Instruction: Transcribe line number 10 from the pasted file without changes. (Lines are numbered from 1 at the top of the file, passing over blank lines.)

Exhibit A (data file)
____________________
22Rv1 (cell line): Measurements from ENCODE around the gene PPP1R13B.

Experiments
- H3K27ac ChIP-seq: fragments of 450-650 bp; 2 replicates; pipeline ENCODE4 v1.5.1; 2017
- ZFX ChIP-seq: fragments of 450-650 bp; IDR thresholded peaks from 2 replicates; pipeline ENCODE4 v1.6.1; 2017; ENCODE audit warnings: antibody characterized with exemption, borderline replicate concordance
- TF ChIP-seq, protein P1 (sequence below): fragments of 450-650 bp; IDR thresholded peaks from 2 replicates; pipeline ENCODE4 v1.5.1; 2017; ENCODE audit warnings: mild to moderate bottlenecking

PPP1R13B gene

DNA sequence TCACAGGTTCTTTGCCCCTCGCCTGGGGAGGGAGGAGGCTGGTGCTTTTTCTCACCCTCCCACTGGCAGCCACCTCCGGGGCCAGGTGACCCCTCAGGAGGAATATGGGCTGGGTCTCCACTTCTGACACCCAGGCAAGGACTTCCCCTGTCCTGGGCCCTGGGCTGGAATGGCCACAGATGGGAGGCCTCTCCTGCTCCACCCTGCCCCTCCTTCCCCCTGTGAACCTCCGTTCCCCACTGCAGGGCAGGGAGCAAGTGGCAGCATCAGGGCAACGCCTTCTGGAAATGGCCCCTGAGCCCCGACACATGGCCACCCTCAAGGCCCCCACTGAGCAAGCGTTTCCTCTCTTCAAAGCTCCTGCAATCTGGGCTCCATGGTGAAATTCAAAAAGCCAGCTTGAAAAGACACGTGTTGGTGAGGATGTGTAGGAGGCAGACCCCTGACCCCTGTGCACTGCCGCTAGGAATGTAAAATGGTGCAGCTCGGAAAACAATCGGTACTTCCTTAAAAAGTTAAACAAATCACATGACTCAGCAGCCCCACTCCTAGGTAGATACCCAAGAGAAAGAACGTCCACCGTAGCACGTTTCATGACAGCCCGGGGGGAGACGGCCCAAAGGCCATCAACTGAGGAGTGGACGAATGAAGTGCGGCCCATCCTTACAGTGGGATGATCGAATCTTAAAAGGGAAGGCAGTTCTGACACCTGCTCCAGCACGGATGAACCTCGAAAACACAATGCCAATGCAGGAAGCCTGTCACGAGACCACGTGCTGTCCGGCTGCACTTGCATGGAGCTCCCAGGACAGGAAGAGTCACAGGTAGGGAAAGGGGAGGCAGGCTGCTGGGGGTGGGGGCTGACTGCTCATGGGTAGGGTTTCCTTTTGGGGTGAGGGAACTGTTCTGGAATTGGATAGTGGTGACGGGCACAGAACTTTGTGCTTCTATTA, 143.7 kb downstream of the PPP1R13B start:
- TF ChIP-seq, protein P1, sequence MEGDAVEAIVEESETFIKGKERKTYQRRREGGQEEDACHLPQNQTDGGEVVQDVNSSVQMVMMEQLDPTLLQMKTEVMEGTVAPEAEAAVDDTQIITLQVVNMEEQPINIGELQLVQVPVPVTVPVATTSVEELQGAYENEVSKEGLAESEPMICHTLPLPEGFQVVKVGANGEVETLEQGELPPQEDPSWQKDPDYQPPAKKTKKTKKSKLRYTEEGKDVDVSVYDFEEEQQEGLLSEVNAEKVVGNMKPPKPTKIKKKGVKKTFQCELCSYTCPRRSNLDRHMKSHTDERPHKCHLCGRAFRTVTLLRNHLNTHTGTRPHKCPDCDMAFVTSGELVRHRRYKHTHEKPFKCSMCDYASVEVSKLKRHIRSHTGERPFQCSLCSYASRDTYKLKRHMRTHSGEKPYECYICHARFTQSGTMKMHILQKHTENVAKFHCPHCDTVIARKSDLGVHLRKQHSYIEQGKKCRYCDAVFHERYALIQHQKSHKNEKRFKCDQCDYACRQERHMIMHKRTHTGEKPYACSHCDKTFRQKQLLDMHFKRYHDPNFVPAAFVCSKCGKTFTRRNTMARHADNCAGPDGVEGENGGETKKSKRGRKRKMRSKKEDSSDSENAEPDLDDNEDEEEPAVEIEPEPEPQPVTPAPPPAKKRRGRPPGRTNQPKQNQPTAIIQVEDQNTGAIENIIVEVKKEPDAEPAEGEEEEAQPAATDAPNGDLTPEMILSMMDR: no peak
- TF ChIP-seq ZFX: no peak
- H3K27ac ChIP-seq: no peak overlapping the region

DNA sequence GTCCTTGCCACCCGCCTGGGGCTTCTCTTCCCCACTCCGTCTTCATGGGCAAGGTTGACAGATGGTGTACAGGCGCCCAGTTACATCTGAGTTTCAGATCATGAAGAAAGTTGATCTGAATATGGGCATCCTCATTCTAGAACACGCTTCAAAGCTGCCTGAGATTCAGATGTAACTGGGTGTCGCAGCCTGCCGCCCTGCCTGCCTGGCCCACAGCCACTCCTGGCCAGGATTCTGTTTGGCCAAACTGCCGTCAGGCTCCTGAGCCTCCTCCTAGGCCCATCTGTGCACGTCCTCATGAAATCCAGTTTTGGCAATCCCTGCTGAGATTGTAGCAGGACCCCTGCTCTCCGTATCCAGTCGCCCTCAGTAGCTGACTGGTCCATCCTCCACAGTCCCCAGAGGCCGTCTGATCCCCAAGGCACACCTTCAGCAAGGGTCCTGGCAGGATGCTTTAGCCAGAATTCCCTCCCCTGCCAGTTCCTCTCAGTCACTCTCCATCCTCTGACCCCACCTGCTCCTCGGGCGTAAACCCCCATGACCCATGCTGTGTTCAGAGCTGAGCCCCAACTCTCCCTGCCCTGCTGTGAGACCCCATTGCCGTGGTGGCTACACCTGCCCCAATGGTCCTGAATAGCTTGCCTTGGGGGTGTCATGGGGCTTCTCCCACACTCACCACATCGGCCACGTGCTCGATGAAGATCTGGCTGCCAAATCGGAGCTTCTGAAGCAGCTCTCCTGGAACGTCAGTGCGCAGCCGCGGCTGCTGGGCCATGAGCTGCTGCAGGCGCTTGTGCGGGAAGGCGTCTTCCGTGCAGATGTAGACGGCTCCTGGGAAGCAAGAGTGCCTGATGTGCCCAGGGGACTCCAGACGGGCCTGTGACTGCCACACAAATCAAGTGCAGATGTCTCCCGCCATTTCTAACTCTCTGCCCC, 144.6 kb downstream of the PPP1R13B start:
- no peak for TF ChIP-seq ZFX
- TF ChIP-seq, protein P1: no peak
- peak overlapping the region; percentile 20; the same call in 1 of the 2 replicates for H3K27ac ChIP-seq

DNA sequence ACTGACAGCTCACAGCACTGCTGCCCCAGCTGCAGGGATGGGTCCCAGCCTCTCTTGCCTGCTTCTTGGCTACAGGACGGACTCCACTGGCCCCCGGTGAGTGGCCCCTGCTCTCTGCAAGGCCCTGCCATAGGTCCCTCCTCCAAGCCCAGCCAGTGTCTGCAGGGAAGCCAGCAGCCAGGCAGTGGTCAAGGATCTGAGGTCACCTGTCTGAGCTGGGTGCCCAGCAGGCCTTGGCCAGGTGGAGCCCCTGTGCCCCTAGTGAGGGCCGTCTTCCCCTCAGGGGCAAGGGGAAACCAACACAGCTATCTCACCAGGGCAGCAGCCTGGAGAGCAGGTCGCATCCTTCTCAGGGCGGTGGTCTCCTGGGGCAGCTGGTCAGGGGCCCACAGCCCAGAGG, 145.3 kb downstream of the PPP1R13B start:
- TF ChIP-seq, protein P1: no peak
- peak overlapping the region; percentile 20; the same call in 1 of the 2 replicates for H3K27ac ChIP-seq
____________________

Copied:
- H3K27ac ChIP-seq: no peak overlapping the region